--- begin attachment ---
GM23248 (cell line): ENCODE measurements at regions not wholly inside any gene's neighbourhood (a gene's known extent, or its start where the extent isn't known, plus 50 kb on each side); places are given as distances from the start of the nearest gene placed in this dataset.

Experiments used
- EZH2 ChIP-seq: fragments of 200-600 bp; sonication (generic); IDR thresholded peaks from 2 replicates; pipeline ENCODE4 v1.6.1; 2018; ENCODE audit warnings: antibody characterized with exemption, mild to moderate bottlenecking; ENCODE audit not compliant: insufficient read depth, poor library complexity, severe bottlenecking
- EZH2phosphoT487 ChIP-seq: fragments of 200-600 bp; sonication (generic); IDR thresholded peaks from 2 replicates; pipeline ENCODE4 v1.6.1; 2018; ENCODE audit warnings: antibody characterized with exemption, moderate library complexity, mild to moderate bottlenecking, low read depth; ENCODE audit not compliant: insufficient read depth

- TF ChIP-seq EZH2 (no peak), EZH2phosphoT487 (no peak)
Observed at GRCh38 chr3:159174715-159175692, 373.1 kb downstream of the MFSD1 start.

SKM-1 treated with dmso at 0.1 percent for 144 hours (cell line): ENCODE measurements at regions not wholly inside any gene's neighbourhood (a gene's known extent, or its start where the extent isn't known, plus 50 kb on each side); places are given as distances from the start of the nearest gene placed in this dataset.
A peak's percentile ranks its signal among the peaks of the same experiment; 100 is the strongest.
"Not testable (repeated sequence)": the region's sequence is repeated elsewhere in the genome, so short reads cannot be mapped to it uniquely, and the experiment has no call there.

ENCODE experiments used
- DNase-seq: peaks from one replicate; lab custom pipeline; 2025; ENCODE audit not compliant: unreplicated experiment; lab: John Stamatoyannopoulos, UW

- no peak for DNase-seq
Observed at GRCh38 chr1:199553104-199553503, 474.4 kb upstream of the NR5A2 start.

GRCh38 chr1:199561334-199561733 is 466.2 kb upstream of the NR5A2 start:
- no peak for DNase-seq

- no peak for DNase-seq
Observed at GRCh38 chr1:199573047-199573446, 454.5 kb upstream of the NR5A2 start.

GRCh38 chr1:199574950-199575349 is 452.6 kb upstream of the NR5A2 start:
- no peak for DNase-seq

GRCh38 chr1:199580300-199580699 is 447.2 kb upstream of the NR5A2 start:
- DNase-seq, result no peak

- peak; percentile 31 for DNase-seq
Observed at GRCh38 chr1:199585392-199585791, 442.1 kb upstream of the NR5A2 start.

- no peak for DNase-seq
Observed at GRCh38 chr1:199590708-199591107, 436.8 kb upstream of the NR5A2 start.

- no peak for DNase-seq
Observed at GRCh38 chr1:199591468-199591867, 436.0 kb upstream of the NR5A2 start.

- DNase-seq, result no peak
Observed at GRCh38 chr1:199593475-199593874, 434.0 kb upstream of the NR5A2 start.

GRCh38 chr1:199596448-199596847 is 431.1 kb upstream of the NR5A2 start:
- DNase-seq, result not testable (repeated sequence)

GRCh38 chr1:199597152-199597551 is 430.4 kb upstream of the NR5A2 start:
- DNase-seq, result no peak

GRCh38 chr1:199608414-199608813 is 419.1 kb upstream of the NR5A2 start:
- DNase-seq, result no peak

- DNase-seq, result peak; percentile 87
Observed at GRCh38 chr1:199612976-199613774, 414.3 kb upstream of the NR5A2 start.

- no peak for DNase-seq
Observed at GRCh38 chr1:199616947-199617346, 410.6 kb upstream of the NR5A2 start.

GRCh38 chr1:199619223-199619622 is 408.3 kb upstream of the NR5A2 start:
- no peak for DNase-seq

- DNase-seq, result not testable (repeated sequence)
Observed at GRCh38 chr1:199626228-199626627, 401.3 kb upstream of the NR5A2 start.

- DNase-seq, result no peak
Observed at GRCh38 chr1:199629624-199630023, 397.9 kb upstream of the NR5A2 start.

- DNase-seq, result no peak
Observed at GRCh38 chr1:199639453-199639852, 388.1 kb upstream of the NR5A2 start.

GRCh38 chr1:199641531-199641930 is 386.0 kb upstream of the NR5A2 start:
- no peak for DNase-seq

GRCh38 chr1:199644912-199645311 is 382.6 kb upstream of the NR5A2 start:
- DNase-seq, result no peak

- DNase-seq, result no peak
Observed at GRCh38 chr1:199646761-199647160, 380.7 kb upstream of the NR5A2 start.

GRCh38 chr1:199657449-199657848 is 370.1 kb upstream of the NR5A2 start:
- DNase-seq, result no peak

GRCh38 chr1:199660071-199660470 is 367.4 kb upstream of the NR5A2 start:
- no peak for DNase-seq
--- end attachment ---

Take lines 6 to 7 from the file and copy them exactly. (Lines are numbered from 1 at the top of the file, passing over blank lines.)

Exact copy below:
Observed at GRCh38 chr3:159174715-159175692, 373.1 kb downstream of the MFSD1 start.

SKM-1 treated with dmso at 0.1 percent for 144 hours (cell line): ENCODE measurements at regions not wholly inside any gene's neighbourhood (a gene's known extent, or its start where the extent isn't known, plus 50 kb on each side); places are given as distances from the start of the nearest gene placed in this dataset.